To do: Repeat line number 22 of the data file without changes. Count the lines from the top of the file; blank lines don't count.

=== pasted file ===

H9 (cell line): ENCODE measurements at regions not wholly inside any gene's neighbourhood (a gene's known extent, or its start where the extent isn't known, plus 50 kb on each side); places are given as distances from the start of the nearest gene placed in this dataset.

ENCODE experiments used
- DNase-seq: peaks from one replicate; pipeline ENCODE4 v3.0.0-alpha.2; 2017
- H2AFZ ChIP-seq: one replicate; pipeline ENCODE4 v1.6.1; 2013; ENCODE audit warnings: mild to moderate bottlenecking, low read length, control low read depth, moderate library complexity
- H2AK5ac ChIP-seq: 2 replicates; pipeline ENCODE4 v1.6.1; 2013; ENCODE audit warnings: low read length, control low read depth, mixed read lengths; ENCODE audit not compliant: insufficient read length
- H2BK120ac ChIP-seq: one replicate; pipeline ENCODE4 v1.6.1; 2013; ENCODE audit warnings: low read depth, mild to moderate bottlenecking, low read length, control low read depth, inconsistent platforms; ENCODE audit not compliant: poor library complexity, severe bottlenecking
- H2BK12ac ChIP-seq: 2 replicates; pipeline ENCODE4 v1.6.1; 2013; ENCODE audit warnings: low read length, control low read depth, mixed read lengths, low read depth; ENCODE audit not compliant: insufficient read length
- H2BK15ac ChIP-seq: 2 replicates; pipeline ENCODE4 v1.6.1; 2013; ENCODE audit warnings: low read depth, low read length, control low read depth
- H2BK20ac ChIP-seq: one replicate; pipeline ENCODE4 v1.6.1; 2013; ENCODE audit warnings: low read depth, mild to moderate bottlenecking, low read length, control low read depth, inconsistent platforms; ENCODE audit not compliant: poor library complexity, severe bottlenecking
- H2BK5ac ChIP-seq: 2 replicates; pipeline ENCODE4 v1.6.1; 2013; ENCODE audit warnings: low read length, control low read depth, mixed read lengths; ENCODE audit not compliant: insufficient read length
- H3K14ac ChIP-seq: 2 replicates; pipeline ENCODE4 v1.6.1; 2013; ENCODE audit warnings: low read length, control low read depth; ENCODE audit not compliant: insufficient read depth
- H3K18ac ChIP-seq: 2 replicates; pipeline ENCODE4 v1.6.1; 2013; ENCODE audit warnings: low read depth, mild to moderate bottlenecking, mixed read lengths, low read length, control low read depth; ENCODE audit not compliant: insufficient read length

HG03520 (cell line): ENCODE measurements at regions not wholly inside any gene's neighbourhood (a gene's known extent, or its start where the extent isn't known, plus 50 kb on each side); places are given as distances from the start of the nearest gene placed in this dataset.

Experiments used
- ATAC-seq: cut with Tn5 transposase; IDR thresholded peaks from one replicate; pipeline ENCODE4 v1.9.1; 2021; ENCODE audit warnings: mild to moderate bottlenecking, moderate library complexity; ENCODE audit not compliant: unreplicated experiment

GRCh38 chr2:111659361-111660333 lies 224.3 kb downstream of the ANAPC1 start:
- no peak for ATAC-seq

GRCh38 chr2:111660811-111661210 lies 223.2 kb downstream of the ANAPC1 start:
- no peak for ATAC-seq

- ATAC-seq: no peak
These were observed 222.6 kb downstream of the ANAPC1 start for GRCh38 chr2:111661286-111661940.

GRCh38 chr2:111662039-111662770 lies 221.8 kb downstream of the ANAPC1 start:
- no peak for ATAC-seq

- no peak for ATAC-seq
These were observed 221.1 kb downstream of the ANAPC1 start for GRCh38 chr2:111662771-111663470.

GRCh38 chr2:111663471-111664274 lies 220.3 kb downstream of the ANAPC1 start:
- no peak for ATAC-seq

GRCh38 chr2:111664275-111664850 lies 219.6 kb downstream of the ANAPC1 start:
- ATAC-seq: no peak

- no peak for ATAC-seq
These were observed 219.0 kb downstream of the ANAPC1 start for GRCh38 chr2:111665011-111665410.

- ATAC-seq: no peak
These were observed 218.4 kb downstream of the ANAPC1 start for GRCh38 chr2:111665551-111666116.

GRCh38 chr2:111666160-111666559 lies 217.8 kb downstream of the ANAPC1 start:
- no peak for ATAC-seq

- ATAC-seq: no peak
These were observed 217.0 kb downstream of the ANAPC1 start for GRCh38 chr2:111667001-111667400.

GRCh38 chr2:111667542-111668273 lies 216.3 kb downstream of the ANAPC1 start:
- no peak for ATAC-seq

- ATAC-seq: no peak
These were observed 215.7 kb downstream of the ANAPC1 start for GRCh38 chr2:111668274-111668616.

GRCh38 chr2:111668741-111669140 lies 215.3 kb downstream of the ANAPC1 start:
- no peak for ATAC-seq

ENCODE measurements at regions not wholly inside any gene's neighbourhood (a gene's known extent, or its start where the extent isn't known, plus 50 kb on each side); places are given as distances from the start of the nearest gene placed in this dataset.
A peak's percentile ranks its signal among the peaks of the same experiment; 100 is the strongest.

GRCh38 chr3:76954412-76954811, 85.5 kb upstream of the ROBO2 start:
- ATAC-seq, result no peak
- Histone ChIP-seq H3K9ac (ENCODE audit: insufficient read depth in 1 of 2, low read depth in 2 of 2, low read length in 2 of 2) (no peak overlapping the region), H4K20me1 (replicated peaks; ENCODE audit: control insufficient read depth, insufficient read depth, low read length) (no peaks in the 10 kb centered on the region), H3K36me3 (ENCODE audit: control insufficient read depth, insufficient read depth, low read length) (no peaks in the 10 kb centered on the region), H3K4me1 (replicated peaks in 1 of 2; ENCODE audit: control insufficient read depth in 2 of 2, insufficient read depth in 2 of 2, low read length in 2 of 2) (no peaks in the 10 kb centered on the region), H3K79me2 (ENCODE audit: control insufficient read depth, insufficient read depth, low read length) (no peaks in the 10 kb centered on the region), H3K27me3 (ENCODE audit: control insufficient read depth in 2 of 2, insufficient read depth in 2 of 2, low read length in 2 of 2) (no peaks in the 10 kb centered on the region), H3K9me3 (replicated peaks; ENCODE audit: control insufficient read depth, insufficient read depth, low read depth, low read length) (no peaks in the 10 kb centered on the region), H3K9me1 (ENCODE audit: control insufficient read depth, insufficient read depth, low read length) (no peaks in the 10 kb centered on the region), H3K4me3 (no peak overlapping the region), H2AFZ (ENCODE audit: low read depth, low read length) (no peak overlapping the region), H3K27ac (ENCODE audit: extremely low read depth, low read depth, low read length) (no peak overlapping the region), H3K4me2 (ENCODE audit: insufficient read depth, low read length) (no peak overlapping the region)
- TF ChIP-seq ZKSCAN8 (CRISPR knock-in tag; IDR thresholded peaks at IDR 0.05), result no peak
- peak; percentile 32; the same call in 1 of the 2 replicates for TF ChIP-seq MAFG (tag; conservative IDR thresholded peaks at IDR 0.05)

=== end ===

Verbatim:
GRCh38 chr2:111662039-111662770 lies 221.8 kb downstream of the ANAPC1 start: